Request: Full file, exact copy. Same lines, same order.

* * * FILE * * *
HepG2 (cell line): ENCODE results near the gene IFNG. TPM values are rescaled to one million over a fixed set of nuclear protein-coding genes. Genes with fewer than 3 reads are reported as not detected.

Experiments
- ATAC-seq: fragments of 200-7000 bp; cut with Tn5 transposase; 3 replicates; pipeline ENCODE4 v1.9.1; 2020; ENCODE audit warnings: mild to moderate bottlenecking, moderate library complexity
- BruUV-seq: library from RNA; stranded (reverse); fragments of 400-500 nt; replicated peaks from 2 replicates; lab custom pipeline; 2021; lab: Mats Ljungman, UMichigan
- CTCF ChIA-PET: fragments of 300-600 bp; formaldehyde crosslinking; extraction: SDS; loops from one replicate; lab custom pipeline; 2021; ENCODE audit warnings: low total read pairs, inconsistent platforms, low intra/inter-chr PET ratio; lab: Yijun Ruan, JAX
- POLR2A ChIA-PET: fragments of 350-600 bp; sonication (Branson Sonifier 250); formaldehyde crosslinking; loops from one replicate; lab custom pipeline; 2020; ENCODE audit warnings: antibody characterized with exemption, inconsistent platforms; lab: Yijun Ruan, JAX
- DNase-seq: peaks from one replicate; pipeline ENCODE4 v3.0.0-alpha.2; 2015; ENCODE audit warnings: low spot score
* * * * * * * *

HepG2 (cell line): ENCODE results near the gene IFNG. TPM values are rescaled to one million over a fixed set of nuclear protein-coding genes. Genes with fewer than 3 reads are reported as not detected.

Experiments
- ATAC-seq: fragments of 200-7000 bp; cut with Tn5 transposase; 3 replicates; pipeline ENCODE4 v1.9.1; 2020; ENCODE audit warnings: mild to moderate bottlenecking, moderate library complexity
- BruUV-seq: library from RNA; stranded (reverse); fragments of 400-500 nt; replicated peaks from 2 replicates; lab custom pipeline; 2021; lab: Mats Ljungman, UMichigan
- CTCF ChIA-PET: fragments of 300-600 bp; formaldehyde crosslinking; extraction: SDS; loops from one replicate; lab custom pipeline; 2021; ENCODE audit warnings: low total read pairs, inconsistent platforms, low intra/inter-chr PET ratio; lab: Yijun Ruan, JAX
- POLR2A ChIA-PET: fragments of 350-600 bp; sonication (Branson Sonifier 250); formaldehyde crosslinking; loops from one replicate; lab custom pipeline; 2020; ENCODE audit warnings: antibody characterized with exemption, inconsistent platforms; lab: Yijun Ruan, JAX
- DNase-seq: peaks from one replicate; pipeline ENCODE4 v3.0.0-alpha.2; 2015; ENCODE audit warnings: low spot score